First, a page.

A very subtle bug in class Tab

Over the last two days I’ve been trying to reproduce and fix a very mysterious crash in 3dsmax. The reports from the field reported a crash with the following partial stack frame:

	msvcr90.dll!free(0x20736563)  Line 110	C
 	geom.dll!BitArray::SetSize(0, 0)  Line 179	C++

The problem is it was crashing while attempting to free a invalid pointer. The problem was completely mysterious at first, for when you look at the code, SetSize doesn’t call free directly. Also the memory getting free’d was completely private, with no outside access.

To tackle the problem, I wrote some unit tests, hoping I could learn more about how class BitArray works, and therefore hoping to learn how to reproduce the problem. So after two days, a lot of unit tests, and looking at a lot of stack frames I came upon the answer.

The code listing below shows a unit test that demonstrates the crash.

void BitArrayTestSuite::TestCrash()
    Tab<BitArray> ar;
    int size = 10;
    // Calling SetCount here only allocates memory using malloc. It does NOT
    // construct instances of the item in the array.
    for (int i = 0; i < size; i++)
        // The bit array is completely invalid here.
        // 1. It has not been constructed.
        // 2. It is full of garbage memory.
        // Use at your own risk.
        BitArray b = ar[i];
        // Take a gamble here an hope it doesn't crash.

Here a templated container class called Tab (For those who don’t know the 3dsmax SDK) calls SetCount to allocate memory for 10 items. It does this using only malloc. The Tab class does not call any constructors for BitArray. Therefore when the memory is accessed, it is interpreted as valid array of BitArray’s. All this without so much as a warning or anything to signal to the programmer that they have done something wrong. This is really dangerous: Lying to the compiler, surely brings consequences.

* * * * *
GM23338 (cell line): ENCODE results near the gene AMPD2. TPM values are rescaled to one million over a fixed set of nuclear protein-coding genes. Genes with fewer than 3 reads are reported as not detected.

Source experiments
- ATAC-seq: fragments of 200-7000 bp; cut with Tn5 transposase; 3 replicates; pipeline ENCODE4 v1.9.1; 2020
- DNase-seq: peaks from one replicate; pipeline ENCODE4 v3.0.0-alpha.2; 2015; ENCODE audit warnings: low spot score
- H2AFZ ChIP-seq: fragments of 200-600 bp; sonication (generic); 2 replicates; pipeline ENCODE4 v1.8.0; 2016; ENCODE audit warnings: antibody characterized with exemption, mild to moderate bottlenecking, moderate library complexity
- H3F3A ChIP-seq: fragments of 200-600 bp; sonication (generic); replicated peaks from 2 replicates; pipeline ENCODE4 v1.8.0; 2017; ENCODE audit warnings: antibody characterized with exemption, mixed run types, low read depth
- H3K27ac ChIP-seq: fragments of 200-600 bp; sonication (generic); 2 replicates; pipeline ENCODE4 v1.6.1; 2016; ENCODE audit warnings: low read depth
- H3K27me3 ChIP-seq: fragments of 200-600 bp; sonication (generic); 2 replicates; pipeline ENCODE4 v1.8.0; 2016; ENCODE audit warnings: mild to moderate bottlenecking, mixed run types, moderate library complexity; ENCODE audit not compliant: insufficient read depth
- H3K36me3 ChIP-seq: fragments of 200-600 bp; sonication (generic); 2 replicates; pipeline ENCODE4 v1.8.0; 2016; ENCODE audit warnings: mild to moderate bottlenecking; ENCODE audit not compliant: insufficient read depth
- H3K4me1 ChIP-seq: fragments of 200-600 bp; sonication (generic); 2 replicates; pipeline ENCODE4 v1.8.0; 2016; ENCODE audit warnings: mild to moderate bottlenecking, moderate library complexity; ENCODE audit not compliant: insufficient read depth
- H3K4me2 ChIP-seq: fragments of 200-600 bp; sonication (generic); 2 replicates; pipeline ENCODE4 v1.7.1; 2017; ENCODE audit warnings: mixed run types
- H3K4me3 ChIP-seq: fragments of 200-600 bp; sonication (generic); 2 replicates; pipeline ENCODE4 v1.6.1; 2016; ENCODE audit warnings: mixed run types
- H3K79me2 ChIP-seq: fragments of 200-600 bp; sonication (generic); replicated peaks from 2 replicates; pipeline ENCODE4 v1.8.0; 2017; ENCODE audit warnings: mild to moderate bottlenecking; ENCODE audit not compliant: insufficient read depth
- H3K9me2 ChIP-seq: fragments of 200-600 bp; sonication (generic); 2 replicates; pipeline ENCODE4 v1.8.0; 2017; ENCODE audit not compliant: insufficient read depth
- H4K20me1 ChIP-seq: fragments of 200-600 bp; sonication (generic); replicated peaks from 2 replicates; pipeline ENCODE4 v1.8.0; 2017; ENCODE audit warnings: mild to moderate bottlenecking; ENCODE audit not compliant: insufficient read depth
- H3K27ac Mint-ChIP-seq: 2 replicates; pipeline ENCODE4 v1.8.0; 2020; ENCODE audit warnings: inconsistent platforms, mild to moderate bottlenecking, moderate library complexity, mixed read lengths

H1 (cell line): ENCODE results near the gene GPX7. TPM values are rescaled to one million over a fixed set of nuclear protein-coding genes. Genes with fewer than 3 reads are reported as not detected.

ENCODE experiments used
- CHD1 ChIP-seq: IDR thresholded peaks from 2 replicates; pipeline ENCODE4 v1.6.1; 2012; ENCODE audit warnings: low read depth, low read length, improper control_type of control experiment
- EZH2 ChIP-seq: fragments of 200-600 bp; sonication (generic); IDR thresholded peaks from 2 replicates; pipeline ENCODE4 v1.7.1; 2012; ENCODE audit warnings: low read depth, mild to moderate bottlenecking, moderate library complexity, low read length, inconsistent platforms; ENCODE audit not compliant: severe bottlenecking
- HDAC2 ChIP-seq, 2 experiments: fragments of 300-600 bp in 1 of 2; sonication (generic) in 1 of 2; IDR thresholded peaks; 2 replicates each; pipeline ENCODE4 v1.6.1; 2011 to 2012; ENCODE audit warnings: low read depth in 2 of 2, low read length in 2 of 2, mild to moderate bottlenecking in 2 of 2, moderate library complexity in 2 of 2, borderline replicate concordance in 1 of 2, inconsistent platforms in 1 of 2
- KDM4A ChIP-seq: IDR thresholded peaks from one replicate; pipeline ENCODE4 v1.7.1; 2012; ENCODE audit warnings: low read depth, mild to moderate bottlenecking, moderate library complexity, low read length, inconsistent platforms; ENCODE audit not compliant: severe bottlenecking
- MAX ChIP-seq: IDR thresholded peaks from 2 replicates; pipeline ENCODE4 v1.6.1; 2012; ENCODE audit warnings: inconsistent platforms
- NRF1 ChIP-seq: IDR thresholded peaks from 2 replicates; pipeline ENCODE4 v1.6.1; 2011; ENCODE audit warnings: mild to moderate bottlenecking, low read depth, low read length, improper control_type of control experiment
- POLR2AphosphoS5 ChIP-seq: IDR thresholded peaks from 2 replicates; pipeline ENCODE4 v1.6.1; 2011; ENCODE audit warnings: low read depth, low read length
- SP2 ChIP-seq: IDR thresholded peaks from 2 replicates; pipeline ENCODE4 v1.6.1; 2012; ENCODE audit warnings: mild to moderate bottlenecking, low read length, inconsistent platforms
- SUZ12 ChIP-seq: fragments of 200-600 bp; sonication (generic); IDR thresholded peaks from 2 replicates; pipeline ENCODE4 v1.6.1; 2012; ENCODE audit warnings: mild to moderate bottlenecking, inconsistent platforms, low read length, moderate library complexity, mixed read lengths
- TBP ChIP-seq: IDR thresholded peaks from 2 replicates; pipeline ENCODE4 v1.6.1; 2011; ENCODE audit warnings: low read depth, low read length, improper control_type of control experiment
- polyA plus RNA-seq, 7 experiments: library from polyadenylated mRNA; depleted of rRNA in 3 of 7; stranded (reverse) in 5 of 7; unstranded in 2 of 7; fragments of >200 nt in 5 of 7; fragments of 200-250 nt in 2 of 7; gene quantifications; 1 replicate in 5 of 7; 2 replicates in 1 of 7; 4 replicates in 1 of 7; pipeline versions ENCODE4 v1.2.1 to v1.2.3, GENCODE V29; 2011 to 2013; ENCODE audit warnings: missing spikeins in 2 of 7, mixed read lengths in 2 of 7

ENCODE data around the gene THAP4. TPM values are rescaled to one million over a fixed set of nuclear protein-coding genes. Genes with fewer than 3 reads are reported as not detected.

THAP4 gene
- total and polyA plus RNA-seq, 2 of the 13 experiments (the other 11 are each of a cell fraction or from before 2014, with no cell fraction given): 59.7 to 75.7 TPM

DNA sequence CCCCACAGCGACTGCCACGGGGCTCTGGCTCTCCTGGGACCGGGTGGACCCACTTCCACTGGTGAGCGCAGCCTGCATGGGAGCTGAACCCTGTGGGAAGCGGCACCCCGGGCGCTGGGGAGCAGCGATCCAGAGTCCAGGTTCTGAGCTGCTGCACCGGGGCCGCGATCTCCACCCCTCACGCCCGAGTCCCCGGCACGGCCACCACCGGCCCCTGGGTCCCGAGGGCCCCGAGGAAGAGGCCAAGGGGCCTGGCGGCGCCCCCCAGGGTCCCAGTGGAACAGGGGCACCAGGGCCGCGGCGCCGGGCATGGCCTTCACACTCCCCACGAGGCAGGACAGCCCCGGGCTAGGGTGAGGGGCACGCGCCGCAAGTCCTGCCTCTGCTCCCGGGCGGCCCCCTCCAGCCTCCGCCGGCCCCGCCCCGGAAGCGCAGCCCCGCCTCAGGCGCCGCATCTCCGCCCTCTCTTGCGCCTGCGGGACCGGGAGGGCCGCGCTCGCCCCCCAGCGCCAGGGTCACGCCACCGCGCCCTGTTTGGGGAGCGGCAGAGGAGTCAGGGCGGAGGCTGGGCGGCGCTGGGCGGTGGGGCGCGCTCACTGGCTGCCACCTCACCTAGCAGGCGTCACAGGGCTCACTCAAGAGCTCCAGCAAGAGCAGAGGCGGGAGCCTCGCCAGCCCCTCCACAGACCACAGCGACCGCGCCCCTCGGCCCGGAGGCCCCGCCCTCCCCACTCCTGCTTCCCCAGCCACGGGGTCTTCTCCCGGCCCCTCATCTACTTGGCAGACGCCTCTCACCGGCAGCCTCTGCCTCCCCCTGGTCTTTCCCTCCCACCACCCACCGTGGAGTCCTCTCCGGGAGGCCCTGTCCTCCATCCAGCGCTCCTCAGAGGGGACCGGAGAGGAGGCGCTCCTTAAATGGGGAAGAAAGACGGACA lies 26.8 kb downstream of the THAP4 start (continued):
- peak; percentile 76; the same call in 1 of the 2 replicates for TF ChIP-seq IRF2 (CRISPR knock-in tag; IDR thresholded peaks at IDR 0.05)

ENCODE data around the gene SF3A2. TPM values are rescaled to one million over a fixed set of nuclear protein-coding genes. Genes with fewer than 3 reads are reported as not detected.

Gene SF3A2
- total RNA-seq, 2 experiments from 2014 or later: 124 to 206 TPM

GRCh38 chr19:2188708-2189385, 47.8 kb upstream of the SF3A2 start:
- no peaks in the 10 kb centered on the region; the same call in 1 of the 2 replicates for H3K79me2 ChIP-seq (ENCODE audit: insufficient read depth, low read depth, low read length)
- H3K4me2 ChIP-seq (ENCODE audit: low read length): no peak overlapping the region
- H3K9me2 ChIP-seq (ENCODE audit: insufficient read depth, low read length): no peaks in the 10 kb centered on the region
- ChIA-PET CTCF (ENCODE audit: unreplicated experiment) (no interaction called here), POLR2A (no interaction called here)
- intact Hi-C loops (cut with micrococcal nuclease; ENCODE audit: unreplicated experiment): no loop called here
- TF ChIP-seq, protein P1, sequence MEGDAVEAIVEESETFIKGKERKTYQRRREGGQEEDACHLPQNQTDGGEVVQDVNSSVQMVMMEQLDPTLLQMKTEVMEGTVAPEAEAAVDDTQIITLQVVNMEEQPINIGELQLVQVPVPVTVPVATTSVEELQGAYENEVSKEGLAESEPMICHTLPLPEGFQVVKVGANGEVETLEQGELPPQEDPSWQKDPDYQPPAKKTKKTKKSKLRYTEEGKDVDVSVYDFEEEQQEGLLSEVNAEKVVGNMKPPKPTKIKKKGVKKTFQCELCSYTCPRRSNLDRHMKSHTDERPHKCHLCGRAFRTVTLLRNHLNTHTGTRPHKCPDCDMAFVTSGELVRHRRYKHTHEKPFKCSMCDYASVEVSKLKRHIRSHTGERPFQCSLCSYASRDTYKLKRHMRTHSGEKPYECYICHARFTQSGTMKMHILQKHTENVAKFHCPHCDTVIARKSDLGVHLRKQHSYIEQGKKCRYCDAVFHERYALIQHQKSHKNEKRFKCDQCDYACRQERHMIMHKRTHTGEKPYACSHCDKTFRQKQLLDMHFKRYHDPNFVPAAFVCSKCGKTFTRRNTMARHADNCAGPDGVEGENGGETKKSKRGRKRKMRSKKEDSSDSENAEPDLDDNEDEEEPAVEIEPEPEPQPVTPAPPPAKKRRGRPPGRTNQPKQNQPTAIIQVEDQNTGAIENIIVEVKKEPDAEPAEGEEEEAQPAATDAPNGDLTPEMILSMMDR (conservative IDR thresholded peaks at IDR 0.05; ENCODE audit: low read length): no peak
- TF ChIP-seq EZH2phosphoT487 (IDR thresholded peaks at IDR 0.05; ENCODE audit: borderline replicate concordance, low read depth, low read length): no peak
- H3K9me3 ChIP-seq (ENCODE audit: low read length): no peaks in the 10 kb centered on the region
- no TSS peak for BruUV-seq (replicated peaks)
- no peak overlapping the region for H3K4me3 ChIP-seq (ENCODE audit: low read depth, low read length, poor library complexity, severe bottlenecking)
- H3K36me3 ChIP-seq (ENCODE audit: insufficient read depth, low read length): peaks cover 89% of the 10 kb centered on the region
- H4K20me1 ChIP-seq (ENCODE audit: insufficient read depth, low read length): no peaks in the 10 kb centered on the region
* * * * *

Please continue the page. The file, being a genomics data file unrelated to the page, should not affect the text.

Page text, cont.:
The final problem is exhibited as the SetSize method eventually deletes a pointer to its ‘bits’. But since the BitArray contains nothing but garbage, it was deleting a pointer to random memory.

This isn’t a problem with class BitArray. This class is actually quite robust, up to a point. The problem is the Tab class allows you to shoot your foot off so extremely easily!! Meaning by calling SetCount, you can lie to the compiler, fooling it into thinking you have legitimately constructed elements when you really have NOT.

This problem will occur not only with BitArray, but with anything else that Tab may or can hold.

The particular crash I was investigating: 1597131, mostly came from the following callstack:

msvcr90.dll!free(0x20736563) Line 110 C

geom.dll!BitArray::SetSize(0, 0) Line 179 C++

MNMath.dll!MNNormalFace::Init() Line 31 C++

> EPoly.dlo!CreateOnlyRestore::After() Line 1497 C++

EPoly.dlo!CreateOnlyRestore::Restore(1) Line 1549 C++

The place that contained the Tab abuse was inside of CreateOnlyRestore::After, where there was this code:

MNNormalSpec *pNorm = mpEditPoly->mm.GetSpecifiedNormals();
if (pNorm)
	mNewNormFaces.SetCount (nfnum);
	for (int i=0; iFace(i+ofnum);

Notice how a Tab of MNNormalFace elements was magically ‘constructed’ using the SetCount method. Then the Init method was called on this phantom element, which eventually boiled down to freeing a dangling pointer.

Luckily for us, back in August, Bernard fixed a bug that went right through the code above. His fix actually completely removed the above abuse of Tab in


and thus the principle place that leads to bucket 1597131.

However, there are six other stack frames that lead to bucket 1597131. Each one will have to be investigated. Meanwhile, there is a good lesson to be learned here:

The method Tab::SetCount does NOT construct your elements for you. Use Tab at your own risk.

2 thoughts on “A very subtle bug in class Tab

  1. Chris Johnson

    Ah… The HTML must have eaten up the template parameter…

    It should say:

    Tab [ BitArray ]  ar;

    (Just replace the square brackets with angle brackets…)

    I’ll see about reconstructing the code entry when I get home.

    THanks for spotting that.


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